Pennsylvania Online Gambling New Bill Hearing
April 10, 2015
Pennsylvania has received the third bill of the year. The online gambling industry is struggling due to the lack of knowledge of bureaucracy. The economy of the state could be rescued from the bad shape is in already, with just setting up the terms for the online gaming industry to operate within legal directives. Pennsylvania State Representative and Legislator, Tina Davis (D-Bucks County), becomes this way the third political dignitary that tries to introduce some common sense into Pennsylvania legislation. The third online poker bill introduced in Pennsylvania this year is trying to expand and secure the online gambling, for once and for all.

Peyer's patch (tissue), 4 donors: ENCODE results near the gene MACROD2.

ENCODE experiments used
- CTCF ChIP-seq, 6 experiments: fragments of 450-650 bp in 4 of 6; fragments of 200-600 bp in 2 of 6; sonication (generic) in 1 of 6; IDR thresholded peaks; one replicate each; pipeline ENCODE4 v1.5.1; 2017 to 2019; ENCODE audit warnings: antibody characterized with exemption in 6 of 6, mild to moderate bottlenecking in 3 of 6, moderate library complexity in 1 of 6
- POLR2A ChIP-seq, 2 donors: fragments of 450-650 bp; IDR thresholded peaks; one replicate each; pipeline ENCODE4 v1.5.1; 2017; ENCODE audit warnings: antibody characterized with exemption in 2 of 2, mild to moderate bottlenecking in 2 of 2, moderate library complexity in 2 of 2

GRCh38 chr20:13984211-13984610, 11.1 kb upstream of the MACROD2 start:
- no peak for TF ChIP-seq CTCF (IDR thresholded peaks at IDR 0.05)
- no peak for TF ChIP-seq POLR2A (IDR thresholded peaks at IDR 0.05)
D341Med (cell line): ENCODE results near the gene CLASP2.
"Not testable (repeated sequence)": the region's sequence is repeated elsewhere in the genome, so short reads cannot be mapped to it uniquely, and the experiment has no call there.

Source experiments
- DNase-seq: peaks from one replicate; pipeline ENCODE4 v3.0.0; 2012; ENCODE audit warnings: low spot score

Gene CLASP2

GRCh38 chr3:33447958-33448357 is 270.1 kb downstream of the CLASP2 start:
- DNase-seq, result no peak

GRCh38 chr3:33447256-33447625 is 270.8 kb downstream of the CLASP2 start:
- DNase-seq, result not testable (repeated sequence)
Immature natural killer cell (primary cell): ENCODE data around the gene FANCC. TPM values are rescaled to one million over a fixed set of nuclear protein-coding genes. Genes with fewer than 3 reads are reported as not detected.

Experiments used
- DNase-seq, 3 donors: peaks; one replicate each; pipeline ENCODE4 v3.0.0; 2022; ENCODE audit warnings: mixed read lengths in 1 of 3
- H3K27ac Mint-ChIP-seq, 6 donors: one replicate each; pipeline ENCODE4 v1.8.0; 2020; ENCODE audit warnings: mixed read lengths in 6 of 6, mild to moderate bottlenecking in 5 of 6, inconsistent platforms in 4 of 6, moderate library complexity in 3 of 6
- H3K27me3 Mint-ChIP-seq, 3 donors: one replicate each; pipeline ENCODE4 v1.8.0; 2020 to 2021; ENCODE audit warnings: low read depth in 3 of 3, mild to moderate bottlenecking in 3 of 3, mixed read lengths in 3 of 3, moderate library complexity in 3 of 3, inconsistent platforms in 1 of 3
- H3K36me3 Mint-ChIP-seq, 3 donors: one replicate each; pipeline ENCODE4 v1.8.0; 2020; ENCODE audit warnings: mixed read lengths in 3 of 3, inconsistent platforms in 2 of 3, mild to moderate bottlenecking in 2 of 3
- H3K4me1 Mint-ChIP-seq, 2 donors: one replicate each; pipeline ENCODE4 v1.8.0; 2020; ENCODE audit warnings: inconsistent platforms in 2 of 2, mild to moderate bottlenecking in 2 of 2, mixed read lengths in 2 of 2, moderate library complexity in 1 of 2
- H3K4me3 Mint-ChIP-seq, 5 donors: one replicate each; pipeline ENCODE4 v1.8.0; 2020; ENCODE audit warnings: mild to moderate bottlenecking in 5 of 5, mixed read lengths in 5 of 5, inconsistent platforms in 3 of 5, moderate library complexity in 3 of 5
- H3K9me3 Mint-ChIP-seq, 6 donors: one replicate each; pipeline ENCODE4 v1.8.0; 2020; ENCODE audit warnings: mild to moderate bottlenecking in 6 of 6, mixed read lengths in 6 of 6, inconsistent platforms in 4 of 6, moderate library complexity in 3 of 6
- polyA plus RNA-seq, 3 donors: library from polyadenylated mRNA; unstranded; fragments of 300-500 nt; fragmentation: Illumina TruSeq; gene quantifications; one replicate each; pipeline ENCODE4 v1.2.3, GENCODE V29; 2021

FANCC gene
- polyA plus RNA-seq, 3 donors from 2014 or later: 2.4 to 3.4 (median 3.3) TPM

The new House Bill 920 presents same characteristics as 2013’s bill that Davis also tried to introduce. Both bills, Representative John Payne’s and Tina’s, are the only tools the online gaming market has available, so it is going to be a hard battle to fight. House Bill HB649 is trying to decriminalize Pennsylvania’s online poker and casino operations. Representative Nick Miccarelli also went for House Bill 695. But it seems that the only one that the state might pass is Payne’s. Tina Davis bill for Pennsylvania legislature has to do more with online poker, although it would support other online gambling products like online casino games. House Bill HB920 would only work for casinos already certified within the state borders; these online operators would be allowed to offer online casino games, poker among them; the license fee has been fixed on $5 million, and for one year only. Authorized online gambling operators can extend the license for another three years, with a cost of $500,000 per each license process. Tina Davis said earlier this year: “Considering efforts across the country to legalize internet gaming, it is imperative that we maintain the integrity of our gaming industry amid inevitable federal preemption and competing states. A responsible internet gaming system must be created in order to protect Pennsylvanians and the success of the established gaming industry in the Commonwealth.”